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Minnesota Supreme Court Decision Gives Harassment Victims Their Day In Court

On Behalf of | Jun 3, 2020 | Harassment Victims |

Today the Minnesota Supreme Court dismantled the system of summary dismissals in harassment cases under the Minnesota Human Rights Act to ensure that the moral arc of our civil rights laws will continue to bend towards justice. For years, courts summarily dismissed harassment cases before a jury could hear the case. The dismissals were based on archaic societal standards that reasonable people today would not tolerate. This decision reverses that course.

In the matter of Kenneh v. Homeward Bound, Inc., the Minnesota Supreme Court reversed the lower courts’ decision to dismiss the case before trial. While the Court did not reject the “severe or pervasive standard” that courts have read into the definition of sexual harassment, it rejected the practice of measuring the conduct against societal norms from other cases decided in past decades, stating the conclusions drawn by those courts does not bind Minnesota courts, as reasonable people today would likely not tolerate the behavior permitted in those cases.

After removing the old lens, the Court found that the totality of the circumstances of the facts alleged in Kenneh’s case established sufficient evidence to allow a jury to decide the case. According to Kenneh, she had been repeatedly propositioned for sex directly and harassed by propositions and physical conduct, including gestures that simulated oral sex. She presented evidence that, when she complained to Homeward Bound, it did not take actions to stop the behavior and the behavior continued.

The Court clarified that under our Human Rights Act, the “standard must evolve to reflect changes in societal attitudes towards what is acceptable behavior in the workplace.” The Court reaffirmed that the “essence” of the Human Rights Act is “societal change.” It stated that societal change is achieved by the redress of injury caused by discrimination.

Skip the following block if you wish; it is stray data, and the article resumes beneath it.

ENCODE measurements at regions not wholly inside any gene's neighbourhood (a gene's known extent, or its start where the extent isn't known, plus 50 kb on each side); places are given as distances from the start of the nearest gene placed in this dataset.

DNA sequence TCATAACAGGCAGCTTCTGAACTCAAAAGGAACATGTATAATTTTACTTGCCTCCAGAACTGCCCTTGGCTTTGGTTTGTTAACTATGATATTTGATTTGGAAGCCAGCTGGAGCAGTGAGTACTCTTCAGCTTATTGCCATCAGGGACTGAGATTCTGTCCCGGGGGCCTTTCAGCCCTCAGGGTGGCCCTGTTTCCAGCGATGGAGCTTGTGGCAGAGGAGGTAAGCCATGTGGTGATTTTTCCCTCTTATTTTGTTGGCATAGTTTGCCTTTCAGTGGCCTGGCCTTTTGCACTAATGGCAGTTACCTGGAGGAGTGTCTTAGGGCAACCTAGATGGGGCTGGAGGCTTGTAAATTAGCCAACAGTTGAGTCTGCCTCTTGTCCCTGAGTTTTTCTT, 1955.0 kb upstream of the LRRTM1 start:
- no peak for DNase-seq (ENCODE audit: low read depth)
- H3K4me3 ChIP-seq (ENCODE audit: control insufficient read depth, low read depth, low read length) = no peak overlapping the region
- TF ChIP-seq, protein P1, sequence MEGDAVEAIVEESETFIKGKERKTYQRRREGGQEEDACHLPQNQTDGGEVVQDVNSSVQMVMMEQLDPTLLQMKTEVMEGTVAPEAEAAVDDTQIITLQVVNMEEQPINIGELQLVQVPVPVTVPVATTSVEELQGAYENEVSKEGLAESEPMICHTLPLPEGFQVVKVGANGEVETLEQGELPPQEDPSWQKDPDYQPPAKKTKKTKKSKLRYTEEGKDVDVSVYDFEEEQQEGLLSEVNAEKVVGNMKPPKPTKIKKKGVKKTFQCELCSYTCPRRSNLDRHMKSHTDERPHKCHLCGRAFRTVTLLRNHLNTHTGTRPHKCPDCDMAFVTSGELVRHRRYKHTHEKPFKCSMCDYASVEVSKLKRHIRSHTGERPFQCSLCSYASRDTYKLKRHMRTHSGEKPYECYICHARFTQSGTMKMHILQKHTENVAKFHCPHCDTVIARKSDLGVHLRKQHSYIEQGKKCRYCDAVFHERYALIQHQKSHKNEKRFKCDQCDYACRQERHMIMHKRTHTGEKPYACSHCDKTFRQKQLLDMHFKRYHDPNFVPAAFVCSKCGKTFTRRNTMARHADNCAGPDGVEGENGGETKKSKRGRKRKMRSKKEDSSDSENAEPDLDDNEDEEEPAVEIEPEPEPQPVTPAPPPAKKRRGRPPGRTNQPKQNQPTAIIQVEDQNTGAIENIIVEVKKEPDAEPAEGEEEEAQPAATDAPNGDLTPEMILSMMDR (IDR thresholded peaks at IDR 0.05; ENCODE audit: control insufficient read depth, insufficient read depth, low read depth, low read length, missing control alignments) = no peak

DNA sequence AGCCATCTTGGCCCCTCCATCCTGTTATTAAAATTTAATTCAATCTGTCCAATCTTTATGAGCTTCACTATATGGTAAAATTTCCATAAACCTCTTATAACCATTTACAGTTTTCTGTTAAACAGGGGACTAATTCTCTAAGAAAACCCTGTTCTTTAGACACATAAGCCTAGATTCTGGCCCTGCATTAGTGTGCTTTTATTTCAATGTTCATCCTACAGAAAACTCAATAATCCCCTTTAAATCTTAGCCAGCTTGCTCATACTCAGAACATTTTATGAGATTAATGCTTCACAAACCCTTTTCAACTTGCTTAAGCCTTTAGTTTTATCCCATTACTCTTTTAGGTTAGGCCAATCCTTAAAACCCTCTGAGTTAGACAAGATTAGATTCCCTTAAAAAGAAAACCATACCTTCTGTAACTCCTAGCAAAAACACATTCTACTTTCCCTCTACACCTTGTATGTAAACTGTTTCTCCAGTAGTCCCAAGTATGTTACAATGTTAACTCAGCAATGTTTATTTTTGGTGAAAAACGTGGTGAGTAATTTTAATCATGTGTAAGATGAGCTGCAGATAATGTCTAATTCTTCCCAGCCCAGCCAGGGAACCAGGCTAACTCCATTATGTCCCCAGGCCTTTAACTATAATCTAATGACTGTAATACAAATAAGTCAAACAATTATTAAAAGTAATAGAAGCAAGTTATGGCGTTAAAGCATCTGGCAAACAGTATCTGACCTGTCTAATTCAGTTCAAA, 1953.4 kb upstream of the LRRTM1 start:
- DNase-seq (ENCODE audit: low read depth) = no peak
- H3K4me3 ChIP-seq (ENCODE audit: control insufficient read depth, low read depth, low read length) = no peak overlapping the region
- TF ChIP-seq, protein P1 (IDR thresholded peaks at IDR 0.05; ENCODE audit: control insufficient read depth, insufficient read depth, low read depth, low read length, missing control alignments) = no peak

Today’s decision changes the course the Human Rights Act, opening the doors again for harassment victims to have their cases heard. The Court’s decision also emphasized several important tenants:

  • All the circumstances and context must be considered. Courts should not carve the work environment into a series of discrete incidents and then measure the harm occurring in each episode.
  • Each case must stand on its own circumstances and not a purportedly analogous federal decision. The Court overruled analysis by the court of appeals that justified dismissal of a case by reference to old federal caselaw it used as a societal standard.
  • A single, severe incident may support a claim for relief.
  • Pervasive incidents, any of which may not be actionable when considered in isolation, may produce an objectively hostile environment when considered as a whole.
  • Sexual harassment cases should generally be determined by a jury of peers and the courts should not usurp the role of a jury when evaluating a claim.
  • Courts may not make credibility decision in a summary judgment motion or review. Weighing evidence is the role of the fact finder in a trial.

This is an extraordinary day for the people of Minnesota who seeks justice under Minnesota’s Human Rights Act.

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